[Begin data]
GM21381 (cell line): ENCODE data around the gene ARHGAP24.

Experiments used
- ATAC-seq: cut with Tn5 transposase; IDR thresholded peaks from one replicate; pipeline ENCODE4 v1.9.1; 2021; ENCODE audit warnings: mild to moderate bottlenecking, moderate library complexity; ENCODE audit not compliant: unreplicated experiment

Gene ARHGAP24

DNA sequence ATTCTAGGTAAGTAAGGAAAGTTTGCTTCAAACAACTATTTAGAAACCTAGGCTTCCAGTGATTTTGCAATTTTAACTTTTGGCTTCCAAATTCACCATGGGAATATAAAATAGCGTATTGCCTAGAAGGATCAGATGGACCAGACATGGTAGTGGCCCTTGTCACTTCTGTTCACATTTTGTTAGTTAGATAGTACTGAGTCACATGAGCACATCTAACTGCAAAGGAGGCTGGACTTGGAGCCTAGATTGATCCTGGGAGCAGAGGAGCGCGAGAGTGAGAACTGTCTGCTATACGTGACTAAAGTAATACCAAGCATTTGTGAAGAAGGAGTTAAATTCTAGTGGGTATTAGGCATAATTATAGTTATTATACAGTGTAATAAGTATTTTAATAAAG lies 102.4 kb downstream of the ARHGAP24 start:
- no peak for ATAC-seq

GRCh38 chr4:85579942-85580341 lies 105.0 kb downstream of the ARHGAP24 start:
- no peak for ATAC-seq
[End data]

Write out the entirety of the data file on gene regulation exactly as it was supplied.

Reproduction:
GM21381 (cell line): ENCODE data around the gene ARHGAP24.

Experiments used
- ATAC-seq: cut with Tn5 transposase; IDR thresholded peaks from one replicate; pipeline ENCODE4 v1.9.1; 2021; ENCODE audit warnings: mild to moderate bottlenecking, moderate library complexity; ENCODE audit not compliant: unreplicated experiment

Gene ARHGAP24

DNA sequence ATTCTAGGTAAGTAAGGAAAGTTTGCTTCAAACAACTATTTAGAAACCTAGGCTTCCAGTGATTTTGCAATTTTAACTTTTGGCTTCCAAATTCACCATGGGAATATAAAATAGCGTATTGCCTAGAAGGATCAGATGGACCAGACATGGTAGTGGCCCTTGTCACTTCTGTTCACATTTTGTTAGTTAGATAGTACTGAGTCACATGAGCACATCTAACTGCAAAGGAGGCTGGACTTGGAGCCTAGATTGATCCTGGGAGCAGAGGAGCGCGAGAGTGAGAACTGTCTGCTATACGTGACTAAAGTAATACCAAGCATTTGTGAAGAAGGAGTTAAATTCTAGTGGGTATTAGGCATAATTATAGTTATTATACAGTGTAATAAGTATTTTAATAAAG lies 102.4 kb downstream of the ARHGAP24 start:
- no peak for ATAC-seq

GRCh38 chr4:85579942-85580341 lies 105.0 kb downstream of the ARHGAP24 start:
- no peak for ATAC-seq